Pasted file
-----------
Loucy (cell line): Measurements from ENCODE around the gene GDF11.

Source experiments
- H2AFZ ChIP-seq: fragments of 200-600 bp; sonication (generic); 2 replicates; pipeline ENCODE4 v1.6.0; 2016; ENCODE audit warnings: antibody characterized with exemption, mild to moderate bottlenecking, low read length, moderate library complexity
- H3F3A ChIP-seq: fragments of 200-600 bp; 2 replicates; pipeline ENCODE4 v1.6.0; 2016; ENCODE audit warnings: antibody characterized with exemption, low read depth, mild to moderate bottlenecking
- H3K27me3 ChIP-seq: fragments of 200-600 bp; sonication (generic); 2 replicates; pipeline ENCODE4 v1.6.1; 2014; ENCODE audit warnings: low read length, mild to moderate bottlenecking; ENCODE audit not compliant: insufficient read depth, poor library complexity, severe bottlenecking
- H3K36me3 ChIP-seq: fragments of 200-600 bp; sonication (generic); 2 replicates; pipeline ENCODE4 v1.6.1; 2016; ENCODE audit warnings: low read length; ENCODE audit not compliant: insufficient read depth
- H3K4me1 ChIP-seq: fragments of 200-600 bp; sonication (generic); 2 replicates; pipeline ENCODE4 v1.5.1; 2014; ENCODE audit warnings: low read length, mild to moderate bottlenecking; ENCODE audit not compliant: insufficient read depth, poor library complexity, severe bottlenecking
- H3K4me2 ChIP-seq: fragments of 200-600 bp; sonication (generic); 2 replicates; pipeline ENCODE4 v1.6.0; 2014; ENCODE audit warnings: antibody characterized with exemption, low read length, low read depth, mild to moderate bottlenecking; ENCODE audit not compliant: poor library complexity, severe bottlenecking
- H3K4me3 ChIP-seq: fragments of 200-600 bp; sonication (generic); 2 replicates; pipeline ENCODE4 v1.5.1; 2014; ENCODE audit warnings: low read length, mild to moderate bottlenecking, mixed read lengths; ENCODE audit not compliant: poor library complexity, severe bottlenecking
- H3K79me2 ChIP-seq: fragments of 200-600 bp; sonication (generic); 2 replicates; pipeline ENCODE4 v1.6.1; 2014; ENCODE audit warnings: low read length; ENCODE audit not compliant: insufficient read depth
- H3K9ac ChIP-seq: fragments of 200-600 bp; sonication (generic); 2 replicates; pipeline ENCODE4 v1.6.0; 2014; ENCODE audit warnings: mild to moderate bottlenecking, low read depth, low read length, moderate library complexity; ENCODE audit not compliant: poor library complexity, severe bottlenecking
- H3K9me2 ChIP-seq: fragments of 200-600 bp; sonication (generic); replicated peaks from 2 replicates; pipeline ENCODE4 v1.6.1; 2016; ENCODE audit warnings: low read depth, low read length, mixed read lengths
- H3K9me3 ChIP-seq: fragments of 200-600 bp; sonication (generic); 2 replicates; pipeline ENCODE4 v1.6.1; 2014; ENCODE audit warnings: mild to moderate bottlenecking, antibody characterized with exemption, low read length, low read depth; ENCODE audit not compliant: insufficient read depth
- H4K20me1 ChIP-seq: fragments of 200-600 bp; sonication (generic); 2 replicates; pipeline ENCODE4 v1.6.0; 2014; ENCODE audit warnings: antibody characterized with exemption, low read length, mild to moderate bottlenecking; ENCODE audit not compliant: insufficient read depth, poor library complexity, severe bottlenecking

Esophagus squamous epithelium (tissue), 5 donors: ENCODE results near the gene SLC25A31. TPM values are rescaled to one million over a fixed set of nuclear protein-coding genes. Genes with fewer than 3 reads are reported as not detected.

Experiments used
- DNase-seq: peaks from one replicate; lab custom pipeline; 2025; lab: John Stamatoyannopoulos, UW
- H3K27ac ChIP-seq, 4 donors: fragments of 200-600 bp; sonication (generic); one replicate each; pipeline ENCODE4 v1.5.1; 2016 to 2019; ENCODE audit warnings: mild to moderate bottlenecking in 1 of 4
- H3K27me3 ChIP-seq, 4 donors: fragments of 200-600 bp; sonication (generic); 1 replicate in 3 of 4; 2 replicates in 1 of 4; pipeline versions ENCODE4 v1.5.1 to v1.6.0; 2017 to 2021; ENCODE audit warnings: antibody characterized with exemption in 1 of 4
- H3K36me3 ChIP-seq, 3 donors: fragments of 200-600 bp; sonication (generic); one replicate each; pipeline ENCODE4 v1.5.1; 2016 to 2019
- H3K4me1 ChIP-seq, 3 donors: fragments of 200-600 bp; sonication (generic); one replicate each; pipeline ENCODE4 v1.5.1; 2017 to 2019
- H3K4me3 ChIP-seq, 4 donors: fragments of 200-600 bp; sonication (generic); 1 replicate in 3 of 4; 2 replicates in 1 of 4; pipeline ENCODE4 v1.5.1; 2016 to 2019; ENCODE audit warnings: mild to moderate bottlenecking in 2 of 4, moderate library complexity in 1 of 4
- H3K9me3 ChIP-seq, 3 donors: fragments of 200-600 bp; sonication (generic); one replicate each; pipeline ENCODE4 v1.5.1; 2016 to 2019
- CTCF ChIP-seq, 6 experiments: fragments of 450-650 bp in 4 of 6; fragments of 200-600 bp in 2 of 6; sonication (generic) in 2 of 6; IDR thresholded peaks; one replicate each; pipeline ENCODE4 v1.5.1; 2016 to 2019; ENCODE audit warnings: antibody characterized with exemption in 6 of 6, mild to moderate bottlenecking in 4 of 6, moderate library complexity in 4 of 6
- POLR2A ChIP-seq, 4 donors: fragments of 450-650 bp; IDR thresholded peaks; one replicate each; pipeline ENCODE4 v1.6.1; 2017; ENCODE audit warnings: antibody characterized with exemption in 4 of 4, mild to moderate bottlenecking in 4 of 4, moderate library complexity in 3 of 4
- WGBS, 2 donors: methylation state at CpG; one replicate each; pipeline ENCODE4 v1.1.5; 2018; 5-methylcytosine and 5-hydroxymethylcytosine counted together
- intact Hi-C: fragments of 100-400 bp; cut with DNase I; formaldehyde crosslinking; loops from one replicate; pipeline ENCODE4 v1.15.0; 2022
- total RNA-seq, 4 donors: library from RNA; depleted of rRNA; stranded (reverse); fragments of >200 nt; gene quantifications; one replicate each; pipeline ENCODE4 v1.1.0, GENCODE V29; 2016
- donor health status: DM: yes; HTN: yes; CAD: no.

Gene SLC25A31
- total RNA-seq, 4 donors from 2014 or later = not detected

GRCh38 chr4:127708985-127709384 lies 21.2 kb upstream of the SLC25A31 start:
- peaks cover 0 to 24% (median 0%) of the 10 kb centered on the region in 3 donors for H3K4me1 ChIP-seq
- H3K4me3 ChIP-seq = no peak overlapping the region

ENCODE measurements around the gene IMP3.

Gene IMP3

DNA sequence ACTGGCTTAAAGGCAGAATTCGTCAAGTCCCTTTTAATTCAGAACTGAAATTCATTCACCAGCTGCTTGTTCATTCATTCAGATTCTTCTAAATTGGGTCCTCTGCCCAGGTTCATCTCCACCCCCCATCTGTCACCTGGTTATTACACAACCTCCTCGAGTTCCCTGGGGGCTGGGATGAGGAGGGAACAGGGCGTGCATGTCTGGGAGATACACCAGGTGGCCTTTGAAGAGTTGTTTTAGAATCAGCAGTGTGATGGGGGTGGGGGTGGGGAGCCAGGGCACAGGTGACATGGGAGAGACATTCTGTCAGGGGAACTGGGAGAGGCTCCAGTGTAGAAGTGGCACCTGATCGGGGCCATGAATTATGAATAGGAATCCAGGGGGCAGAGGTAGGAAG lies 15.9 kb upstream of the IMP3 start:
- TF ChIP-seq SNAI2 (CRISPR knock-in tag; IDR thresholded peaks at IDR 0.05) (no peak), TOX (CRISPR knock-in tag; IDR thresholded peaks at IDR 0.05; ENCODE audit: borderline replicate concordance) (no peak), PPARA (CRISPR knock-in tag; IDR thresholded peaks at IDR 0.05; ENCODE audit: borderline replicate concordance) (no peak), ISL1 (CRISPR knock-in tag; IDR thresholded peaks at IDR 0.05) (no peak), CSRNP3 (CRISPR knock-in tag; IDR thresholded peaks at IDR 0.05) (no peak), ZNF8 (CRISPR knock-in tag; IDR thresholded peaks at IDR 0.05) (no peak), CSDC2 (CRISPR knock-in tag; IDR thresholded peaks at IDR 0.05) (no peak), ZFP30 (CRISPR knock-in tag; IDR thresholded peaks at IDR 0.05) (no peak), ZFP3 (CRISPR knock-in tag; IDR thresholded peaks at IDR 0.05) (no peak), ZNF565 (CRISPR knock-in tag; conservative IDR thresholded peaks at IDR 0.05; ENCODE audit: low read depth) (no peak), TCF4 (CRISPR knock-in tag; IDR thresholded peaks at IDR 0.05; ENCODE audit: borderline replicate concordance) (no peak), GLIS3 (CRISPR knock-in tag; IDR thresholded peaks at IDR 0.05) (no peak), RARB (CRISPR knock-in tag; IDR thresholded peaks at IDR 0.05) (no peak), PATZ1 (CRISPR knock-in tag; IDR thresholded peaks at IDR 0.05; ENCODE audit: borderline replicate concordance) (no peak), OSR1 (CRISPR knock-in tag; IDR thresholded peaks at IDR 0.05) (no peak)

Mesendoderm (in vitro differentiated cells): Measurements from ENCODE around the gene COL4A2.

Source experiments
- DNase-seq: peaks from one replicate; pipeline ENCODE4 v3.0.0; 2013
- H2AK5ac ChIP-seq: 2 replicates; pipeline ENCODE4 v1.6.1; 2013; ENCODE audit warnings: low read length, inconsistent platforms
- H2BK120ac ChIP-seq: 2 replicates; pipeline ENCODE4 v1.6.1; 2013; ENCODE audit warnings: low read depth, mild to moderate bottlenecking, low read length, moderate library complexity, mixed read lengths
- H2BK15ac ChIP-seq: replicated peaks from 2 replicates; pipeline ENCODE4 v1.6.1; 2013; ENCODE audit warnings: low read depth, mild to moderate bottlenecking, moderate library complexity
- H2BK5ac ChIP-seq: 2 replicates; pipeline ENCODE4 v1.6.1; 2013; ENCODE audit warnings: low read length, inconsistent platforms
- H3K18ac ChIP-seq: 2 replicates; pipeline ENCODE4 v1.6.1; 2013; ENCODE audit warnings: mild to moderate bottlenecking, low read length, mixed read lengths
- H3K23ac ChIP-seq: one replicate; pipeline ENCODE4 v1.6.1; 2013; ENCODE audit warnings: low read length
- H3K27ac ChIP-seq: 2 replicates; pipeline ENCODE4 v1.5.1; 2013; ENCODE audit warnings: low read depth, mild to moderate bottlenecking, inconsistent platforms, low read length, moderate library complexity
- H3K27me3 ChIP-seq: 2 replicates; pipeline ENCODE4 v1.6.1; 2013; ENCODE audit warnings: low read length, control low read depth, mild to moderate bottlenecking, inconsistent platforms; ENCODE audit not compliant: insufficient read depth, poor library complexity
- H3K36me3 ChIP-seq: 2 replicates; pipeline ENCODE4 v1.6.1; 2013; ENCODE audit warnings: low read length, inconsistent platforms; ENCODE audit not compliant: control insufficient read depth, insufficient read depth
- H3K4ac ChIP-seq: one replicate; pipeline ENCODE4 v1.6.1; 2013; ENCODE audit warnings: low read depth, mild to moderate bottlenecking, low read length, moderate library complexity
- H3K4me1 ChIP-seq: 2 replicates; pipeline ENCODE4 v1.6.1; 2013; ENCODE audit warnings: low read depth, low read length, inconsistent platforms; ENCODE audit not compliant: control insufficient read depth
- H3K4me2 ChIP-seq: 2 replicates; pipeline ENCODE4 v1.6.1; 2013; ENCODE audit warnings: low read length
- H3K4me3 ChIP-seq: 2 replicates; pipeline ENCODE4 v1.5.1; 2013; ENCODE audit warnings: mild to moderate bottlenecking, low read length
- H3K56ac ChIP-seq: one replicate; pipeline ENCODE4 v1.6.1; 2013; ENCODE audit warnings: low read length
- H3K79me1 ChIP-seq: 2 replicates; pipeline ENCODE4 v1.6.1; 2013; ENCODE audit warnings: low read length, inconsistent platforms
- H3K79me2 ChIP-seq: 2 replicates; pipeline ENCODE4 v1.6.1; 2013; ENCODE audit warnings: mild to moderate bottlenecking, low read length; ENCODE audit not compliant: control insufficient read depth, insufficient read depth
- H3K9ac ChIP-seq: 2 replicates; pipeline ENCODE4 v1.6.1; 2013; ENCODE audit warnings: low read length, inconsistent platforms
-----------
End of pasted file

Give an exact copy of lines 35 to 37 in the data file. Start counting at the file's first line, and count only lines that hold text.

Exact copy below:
ENCODE measurements around the gene IMP3.

Gene IMP3

DNA sequence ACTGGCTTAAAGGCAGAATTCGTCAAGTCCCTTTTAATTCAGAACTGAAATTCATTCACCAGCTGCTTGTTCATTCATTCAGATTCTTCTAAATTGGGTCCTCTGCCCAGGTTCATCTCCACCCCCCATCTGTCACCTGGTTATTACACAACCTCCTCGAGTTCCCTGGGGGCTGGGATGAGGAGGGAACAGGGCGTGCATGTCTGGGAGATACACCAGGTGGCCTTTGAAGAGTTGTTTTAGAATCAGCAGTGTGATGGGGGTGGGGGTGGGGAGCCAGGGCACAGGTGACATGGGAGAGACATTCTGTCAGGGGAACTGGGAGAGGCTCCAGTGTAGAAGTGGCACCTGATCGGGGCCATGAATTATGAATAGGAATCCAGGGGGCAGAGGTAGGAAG lies 15.9 kb upstream of the IMP3 start: